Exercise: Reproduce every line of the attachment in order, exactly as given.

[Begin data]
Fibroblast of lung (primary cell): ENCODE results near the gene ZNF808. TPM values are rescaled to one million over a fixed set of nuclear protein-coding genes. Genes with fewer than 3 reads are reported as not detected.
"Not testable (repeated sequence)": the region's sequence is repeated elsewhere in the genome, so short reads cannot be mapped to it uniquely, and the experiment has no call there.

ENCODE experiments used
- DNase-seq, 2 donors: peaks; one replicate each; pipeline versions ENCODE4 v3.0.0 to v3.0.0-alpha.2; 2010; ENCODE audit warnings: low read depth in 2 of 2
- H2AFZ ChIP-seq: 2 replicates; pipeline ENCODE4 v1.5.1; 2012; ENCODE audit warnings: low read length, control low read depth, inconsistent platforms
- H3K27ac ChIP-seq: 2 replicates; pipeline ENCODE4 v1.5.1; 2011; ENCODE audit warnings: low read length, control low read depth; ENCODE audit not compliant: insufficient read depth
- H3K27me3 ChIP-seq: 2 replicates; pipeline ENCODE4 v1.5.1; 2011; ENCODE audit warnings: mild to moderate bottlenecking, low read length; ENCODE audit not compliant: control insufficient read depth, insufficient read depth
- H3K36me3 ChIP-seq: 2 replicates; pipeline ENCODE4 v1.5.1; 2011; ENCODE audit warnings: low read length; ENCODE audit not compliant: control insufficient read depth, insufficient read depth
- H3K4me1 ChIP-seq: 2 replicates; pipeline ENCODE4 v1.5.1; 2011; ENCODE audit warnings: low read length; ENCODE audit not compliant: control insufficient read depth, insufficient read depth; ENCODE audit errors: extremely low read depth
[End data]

Fibroblast of lung (primary cell): ENCODE results near the gene ZNF808. TPM values are rescaled to one million over a fixed set of nuclear protein-coding genes. Genes with fewer than 3 reads are reported as not detected.
"Not testable (repeated sequence)": the region's sequence is repeated elsewhere in the genome, so short reads cannot be mapped to it uniquely, and the experiment has no call there.

ENCODE experiments used
- DNase-seq, 2 donors: peaks; one replicate each; pipeline versions ENCODE4 v3.0.0 to v3.0.0-alpha.2; 2010; ENCODE audit warnings: low read depth in 2 of 2
- H2AFZ ChIP-seq: 2 replicates; pipeline ENCODE4 v1.5.1; 2012; ENCODE audit warnings: low read length, control low read depth, inconsistent platforms
- H3K27ac ChIP-seq: 2 replicates; pipeline ENCODE4 v1.5.1; 2011; ENCODE audit warnings: low read length, control low read depth; ENCODE audit not compliant: insufficient read depth
- H3K27me3 ChIP-seq: 2 replicates; pipeline ENCODE4 v1.5.1; 2011; ENCODE audit warnings: mild to moderate bottlenecking, low read length; ENCODE audit not compliant: control insufficient read depth, insufficient read depth
- H3K36me3 ChIP-seq: 2 replicates; pipeline ENCODE4 v1.5.1; 2011; ENCODE audit warnings: low read length; ENCODE audit not compliant: control insufficient read depth, insufficient read depth
- H3K4me1 ChIP-seq: 2 replicates; pipeline ENCODE4 v1.5.1; 2011; ENCODE audit warnings: low read length; ENCODE audit not compliant: control insufficient read depth, insufficient read depth; ENCODE audit errors: extremely low read depth